Like praying out loud, talking about my faith with others is hard.
When I share something on my blog, it is thought-out and edited. I often type whatever I’m thinking or feeling and then come back later and shine it up. That’s what most writers do. That’s why writing feels pretty safe for me. But talking about my faith? Yikes.
That feels the opposite of safe. That feels reckless and scary and like I’m probably going to mess it up. I live in this place of fear that tells me I won’t know the right words at the right time and will do more damage than good. I like this scary place and don’t want to leave, mostly because I am lazy and comfortable here.
But one of the things that God has been pushing me to do lately is talk about my faith. He’s using a few people to show me that and it feels weird to consider getting in front of others to share my story and God’s story. But it feels even weirder to know that my students are bringing up God and asking me questions.
That’s weird because I’ve been teaching for almost ten years and this has never happened before. Ever. I’ve never had a real opportunity to share my faith or the Bible with my students. Sometimes my kids ask if I go to church and I say yes. Or sometimes they’ll ask if I believe in God or if I am a Christian, but that’s about the extent of it. I teach in a public school where God has been unwelcome for some time, even though I teach with Christians and every morning we say the Pledge of Allegiance with the words “one nation, under God…”
When I graduated with an education degree, an older teacher-friend said, “You can’t talk about Jesus in your classroom, but you can put a cross on your desk, have your Bible sitting out, and just let them ask you about it.” I never went that route because that is pretty much the opposite of how I do things (also, I’m pretty sure I do not own any decorative crosses…does that kick me out of the club?) and I wanted things, if they happened, to be a little more organic.
And a few weeks ago, things happened. One of my classes is a group of really low, struggling readers that get some intense reading interventions in my room. Because of their need, the class size is extremely low (like seven kids total) and we’ve established a pretty nice rhythm for our time together. Recently, they were getting their laptops out and someone asked a question about God which lead to another question and then to another one. They were asking pretty typical questions: Who made God? Doesn’t everyone go to heaven? And a bunch of other questions that I can’t remember right now.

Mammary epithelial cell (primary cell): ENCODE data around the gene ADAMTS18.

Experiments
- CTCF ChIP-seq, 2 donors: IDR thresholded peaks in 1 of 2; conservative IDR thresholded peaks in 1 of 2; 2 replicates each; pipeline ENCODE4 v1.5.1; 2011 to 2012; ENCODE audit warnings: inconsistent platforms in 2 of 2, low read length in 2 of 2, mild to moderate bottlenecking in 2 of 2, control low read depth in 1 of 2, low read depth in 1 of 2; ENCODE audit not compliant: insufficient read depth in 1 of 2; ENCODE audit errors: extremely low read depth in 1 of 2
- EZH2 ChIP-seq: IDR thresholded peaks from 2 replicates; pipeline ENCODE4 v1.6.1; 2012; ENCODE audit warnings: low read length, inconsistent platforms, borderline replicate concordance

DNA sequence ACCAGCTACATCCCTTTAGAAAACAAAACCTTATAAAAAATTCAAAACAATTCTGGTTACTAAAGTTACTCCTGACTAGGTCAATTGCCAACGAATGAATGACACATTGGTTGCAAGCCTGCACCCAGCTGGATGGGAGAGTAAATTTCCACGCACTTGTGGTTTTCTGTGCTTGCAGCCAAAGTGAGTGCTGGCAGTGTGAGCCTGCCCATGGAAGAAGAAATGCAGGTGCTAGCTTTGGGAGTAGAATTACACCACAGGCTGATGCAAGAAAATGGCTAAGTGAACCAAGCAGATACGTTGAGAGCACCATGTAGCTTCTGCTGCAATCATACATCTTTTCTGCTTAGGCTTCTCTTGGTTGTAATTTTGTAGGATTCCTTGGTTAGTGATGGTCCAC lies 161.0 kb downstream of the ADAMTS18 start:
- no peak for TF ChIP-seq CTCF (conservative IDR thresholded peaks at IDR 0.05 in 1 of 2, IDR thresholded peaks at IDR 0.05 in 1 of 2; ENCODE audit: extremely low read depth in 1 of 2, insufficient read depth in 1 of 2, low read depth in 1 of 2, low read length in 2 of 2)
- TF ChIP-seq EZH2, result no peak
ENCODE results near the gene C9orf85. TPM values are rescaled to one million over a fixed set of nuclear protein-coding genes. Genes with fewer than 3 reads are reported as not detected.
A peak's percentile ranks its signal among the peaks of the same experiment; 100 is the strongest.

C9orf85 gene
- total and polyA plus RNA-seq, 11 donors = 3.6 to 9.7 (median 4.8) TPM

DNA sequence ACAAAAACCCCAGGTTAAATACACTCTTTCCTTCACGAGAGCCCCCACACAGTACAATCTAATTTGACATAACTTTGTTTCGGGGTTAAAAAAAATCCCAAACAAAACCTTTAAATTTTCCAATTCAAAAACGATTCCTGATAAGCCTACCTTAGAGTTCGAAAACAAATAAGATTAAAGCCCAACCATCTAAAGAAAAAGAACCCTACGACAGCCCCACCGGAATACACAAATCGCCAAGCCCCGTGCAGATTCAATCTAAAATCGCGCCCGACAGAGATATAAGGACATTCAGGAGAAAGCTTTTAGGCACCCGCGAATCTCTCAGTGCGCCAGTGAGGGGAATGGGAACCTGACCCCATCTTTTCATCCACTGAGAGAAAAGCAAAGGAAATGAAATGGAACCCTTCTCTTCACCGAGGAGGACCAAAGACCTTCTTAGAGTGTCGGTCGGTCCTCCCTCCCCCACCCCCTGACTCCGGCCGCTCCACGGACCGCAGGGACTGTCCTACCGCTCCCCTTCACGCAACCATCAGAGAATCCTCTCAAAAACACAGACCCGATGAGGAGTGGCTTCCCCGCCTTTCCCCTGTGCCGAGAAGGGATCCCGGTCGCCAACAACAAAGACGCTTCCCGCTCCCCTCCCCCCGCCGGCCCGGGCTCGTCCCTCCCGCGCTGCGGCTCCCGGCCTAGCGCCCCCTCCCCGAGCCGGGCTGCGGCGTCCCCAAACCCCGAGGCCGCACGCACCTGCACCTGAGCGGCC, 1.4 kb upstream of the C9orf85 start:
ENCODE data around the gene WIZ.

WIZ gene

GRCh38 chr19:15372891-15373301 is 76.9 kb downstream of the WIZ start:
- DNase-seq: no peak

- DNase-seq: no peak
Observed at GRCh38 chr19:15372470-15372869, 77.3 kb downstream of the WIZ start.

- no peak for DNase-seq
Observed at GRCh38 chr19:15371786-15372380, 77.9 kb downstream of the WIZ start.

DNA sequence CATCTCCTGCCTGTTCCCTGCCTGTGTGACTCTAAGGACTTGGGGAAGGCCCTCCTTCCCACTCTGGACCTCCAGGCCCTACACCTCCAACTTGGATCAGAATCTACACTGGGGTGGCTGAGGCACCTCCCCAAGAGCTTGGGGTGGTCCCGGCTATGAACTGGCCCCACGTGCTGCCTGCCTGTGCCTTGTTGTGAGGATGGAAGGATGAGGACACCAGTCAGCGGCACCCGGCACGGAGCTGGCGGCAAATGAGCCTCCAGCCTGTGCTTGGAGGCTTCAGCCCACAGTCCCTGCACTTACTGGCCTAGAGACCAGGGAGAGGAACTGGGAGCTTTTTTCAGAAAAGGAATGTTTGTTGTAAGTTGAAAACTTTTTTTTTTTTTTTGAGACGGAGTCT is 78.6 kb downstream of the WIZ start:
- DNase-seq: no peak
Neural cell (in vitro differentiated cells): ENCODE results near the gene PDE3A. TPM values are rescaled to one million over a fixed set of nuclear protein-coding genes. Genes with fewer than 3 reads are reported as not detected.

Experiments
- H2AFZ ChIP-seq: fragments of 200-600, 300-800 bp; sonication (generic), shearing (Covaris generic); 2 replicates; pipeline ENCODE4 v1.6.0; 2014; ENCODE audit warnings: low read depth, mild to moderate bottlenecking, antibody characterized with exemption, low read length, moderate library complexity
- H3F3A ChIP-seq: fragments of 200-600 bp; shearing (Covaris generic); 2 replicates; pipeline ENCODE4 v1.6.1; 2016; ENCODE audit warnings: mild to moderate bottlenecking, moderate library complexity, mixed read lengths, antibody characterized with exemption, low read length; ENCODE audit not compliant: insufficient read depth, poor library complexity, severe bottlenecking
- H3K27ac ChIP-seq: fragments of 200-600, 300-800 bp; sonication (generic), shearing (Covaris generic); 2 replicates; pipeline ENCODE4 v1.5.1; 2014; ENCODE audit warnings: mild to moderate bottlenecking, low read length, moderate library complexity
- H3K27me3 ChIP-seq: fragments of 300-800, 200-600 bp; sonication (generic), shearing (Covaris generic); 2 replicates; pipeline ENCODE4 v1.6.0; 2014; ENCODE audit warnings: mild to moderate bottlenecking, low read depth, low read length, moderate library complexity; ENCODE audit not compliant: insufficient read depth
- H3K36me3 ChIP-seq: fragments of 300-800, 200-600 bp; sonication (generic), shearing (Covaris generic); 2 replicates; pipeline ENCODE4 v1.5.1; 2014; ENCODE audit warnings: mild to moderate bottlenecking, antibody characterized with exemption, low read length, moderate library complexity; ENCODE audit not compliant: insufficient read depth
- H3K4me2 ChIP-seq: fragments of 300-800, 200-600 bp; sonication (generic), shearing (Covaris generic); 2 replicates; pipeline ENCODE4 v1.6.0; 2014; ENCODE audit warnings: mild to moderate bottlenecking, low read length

But I had answers. I said things I didn’t know I knew, in a way that invited them to ask more and hopefully spurred on some dialogue later at home or internally. I remember sitting through this five minute discussion telling God: I don’t know what is going on right now, but thanks for giving me the words. It wasn’t scripted and it wasn’t perfect, but it was what those kids needed and it was the Gospel. In a public school classroom. In the middle of a normal day.
God did that. I don’t know what work he’s doing in those kids’ lives, I probably won’t ever see that come to fruition, but as the conversation died down and everyone got to work on their activities, I sat there in awe of a God that let me be a part of that scene. In awe that he had equipped me even though I always feel ill-equipped and he gave me the words to speak that someone else needed to hear.
It wasn’t earth shattering, but the works he’s doing in me, it was pretty evident that day. He wants to use me, you, us and we need to be willing to be used. We need to prepare to be used, we need to put in the work so he can use us. Sixty days in the Bible prepped me for that shift in my classroom. What could he do with you in sixty days?